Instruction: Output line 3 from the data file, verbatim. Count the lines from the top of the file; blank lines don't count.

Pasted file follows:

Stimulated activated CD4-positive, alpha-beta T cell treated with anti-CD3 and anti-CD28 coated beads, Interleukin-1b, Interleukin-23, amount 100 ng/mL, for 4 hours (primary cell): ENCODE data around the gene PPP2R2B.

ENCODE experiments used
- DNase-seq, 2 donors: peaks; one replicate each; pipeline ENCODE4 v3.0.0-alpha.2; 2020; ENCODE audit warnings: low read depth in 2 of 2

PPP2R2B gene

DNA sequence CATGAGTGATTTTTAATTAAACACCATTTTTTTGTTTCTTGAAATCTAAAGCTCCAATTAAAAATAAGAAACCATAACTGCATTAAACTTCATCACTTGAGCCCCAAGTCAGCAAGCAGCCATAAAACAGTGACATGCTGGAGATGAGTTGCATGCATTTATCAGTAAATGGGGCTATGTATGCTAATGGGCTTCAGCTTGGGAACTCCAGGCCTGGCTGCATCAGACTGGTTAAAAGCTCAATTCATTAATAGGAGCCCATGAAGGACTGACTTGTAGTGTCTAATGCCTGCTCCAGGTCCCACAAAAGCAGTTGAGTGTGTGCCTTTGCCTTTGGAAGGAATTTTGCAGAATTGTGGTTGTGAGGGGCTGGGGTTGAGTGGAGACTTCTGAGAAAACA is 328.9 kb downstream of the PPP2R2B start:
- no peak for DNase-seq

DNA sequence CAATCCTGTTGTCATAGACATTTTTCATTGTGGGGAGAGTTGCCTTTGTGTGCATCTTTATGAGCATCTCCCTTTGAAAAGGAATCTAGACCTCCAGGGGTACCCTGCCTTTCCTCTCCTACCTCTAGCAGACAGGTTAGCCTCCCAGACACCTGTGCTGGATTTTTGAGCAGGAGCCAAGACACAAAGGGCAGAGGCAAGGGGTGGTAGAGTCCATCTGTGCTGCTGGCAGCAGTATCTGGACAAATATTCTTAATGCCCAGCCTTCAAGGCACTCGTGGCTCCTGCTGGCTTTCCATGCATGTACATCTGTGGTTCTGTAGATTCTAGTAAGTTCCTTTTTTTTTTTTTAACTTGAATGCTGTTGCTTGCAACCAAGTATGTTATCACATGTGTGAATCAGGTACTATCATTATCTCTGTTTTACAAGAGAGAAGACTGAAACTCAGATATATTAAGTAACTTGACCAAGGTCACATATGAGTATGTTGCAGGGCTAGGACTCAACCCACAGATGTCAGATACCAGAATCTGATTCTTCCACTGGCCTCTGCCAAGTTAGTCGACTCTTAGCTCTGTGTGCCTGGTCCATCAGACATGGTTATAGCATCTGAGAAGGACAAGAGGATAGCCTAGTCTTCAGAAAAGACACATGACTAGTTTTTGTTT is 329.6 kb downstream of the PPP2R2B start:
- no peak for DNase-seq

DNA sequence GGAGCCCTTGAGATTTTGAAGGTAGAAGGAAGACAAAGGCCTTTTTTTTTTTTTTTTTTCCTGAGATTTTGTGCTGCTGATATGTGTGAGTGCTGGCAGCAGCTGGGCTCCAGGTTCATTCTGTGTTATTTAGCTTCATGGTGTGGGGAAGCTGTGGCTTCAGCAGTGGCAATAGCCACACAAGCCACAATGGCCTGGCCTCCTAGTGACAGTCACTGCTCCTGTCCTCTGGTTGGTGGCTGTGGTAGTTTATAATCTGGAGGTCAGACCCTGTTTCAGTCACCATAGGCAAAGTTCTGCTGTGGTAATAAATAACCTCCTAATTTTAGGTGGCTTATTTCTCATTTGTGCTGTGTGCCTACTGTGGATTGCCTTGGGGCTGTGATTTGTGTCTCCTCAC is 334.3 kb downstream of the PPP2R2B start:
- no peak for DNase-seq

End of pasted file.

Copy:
- DNase-seq, 2 donors: peaks; one replicate each; pipeline ENCODE4 v3.0.0-alpha.2; 2020; ENCODE audit warnings: low read depth in 2 of 2